Restaurateur Ólafur Örn Ólafsson provided the event space and Akane Sophia Monavon (the former head chef at Nora Magasin by Austurvöllur) created the menu, which blended Japanese, French, and Icelandic influences into one coherent, multi-textured, and fascinating eating experience. Reindeer reinterpreted as a pseudo-sushi, for instance—served tartare with a side of pickled ginger and a crumbling of Stilton cheese ‘snow.’ Or a succulent cod main served atop mushy minted peas, roasted red turnips, and vibrant, thinly-sliced beet curls. It was a meal that kept guests guessing and re-tasting, comparing flavours and happily sipping their beverages. The evening had a performative element as well, with Axel standing up before each course to give the group a brief, but colourful backstory about the wines, as well as the vintners and their unique cultivation philosophies.  

Pop-up restaurant, fall 2015, by Larissa Kyzer

Just going for it
Owing undoubtedly to the expertise everyone involved, the event felt as though it had been a long time in the making, but in actuality, it came together in that quintessentially Icelandic way: spontaneously, experimentally, and collaboratively. “We knew that Akane would be in town that night—she was leaving the next day,” says Axel. “We had been talking about doing something like this for awhile, and so we just decided to go with it, full-force.”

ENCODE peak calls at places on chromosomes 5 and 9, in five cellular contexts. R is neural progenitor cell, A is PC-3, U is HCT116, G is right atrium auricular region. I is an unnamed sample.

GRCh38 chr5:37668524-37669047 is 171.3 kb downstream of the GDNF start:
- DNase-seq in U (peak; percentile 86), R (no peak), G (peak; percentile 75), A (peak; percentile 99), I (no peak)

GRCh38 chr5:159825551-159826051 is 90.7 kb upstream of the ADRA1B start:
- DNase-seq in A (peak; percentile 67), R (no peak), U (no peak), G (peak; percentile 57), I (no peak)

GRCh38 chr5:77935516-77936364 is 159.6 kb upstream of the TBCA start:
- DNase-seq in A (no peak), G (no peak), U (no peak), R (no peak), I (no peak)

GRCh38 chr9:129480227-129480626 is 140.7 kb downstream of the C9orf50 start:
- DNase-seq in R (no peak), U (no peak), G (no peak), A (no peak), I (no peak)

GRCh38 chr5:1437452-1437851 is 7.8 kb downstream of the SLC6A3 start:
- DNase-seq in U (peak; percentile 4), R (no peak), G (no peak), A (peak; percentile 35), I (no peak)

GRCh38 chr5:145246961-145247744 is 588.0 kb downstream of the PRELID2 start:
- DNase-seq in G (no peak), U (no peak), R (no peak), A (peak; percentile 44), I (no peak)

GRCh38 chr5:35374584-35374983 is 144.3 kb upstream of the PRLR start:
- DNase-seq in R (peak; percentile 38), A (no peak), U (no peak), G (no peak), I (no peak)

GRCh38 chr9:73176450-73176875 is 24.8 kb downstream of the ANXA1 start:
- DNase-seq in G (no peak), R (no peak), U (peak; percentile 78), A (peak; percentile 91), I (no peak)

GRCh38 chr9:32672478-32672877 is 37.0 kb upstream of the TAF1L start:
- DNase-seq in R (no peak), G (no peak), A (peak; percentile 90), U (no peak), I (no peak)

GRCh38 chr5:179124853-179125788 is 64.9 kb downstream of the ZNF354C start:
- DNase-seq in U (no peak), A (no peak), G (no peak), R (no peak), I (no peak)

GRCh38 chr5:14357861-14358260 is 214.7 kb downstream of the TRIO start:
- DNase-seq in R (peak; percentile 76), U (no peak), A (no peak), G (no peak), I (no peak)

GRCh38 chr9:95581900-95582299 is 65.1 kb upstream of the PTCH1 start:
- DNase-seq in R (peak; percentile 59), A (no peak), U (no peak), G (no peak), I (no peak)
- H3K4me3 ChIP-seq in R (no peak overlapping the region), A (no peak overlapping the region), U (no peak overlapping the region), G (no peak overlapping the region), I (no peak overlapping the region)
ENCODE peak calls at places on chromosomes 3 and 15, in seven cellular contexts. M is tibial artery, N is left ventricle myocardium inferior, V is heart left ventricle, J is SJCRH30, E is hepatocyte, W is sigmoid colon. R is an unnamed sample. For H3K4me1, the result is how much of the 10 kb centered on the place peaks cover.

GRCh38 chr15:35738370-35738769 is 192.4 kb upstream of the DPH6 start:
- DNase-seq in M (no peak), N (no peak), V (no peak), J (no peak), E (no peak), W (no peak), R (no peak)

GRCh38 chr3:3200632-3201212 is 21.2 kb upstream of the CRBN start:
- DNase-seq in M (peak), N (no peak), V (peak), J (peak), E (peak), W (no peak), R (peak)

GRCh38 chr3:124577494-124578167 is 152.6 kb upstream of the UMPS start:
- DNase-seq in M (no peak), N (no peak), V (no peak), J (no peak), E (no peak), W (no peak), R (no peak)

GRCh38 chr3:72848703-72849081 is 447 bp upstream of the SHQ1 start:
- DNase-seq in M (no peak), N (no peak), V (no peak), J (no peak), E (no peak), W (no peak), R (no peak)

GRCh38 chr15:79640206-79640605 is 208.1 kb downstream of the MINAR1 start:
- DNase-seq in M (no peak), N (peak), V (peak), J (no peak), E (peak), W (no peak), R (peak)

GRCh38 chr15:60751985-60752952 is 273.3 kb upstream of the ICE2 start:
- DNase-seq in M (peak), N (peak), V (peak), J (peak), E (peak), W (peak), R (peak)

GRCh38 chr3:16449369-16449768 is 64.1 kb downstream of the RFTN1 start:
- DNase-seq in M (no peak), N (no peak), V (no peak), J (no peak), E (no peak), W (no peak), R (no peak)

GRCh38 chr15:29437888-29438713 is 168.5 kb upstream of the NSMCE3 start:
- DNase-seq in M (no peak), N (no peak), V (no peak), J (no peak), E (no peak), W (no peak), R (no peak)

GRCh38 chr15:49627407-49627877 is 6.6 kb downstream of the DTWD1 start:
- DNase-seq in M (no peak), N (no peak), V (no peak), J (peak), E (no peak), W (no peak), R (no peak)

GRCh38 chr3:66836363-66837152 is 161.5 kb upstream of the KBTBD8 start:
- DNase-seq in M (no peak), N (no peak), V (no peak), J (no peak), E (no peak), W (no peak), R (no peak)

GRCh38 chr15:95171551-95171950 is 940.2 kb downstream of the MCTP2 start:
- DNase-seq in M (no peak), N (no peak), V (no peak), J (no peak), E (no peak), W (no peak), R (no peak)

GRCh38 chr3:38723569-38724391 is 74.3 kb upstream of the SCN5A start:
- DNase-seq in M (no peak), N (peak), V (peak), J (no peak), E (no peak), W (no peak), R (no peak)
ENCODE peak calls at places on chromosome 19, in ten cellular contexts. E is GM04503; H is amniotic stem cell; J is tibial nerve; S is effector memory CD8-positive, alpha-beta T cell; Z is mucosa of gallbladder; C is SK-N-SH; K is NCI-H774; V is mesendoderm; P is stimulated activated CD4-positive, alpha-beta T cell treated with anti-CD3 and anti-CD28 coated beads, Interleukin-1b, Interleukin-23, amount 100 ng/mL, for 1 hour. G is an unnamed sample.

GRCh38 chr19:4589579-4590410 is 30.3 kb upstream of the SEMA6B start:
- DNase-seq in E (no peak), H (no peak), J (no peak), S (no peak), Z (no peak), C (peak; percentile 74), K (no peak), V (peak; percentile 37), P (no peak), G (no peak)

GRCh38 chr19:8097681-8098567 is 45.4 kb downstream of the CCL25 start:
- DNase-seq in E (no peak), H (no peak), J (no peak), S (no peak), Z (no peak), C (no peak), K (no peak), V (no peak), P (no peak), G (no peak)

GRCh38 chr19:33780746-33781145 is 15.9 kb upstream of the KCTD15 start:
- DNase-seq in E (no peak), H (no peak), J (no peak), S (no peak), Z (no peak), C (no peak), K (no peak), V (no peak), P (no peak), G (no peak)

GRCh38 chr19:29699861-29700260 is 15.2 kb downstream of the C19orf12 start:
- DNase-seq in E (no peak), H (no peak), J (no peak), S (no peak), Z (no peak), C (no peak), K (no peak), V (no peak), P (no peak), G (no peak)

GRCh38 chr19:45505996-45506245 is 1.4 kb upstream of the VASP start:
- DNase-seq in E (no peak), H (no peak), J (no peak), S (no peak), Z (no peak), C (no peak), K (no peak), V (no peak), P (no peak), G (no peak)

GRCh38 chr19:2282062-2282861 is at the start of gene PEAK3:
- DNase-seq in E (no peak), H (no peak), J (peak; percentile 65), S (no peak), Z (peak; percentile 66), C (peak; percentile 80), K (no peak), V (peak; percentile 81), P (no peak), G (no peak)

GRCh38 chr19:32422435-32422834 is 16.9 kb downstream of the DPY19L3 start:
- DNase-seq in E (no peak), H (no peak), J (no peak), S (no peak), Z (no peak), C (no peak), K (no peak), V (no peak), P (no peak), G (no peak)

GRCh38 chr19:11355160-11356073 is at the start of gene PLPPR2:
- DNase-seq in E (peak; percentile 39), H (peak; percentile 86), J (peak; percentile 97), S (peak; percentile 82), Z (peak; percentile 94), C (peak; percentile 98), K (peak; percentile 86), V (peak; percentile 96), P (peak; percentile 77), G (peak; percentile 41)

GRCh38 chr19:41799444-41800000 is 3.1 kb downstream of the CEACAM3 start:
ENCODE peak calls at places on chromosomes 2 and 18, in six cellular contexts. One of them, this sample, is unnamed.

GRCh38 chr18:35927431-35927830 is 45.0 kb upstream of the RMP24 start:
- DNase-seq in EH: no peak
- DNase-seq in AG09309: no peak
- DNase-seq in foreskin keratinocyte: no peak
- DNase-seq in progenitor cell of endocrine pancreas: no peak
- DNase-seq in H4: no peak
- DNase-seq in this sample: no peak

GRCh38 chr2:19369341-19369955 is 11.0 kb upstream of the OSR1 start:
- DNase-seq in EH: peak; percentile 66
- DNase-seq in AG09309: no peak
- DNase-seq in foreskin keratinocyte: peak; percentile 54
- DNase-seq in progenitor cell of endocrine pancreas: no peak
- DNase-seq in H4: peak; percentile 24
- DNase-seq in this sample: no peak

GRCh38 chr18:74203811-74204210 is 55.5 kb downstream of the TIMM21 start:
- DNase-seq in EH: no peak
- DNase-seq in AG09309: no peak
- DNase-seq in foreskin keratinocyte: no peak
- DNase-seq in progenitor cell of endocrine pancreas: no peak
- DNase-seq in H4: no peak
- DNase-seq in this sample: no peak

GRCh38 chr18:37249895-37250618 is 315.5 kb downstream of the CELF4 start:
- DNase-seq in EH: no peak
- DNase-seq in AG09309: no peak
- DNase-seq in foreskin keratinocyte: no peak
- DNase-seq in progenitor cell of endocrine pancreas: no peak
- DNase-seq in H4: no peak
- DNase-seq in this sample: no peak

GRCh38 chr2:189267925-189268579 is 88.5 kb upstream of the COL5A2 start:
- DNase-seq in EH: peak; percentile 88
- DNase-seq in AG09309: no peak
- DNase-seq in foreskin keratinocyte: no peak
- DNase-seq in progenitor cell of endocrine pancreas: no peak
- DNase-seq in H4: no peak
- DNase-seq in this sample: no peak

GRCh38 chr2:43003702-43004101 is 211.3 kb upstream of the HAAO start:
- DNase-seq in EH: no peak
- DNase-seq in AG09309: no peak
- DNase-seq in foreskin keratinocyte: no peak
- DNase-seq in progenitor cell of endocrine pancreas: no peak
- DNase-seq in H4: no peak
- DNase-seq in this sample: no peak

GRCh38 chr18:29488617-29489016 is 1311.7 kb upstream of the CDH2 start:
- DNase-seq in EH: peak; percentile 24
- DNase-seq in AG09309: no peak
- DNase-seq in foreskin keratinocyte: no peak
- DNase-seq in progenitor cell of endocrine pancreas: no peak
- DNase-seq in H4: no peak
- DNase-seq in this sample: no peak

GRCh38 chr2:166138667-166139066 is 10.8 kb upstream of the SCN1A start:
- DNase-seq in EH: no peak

The organizers didn’t specifically plan to hold these pop ups regularly, but thus far, each one has begotten another. A guest at the first event, for instance, enjoyed himself so much that he offered his art gallery as the space for the second. And Kjartan Óli, the head chef for the second event, assisted Akane Monavon in cooking and plating the meal for the Bergsson event. “They are building on top of each other,” says Axel. Former guests have suggested upcoming themes, and a few local chefs have expressed their interest in cooking for future events.

Next up on the pop up calendar is a sort of culinary art installation that Axel is designing in collaboration with friends at the Academy of Arts. “We’re calling it ‘Kitschen,’” he explains. “It’ll have kitsch food and drink—sparkling red wines and maybe even blue cocktails. We’ll all wear clothes that my parents wore when they were my age.”

Happy with the events’ success thus far, Axel doesn’t want to plan too far ahead. “We all have other jobs,” he explains. “This is a hobby, it’s fun. It’s been a creative way to think about new menus and food preparations—wines are often a big inspiration in that way. You taste a wine and think, ‘wow, that would taste great with sea urchin.’ And then you have to come up with a new sea urchin dish.”

And it’s this sort of spontaneous creative energy that makes these events really unique and special on the local restaurant scene. “That’s the beauty of a pop up,” Axel laughs. “There are no rules.”

Berjamór’s next pop up event, Kitschen, takes place this Tuesday, December 15, 2015. Follow their Facebook page for more information.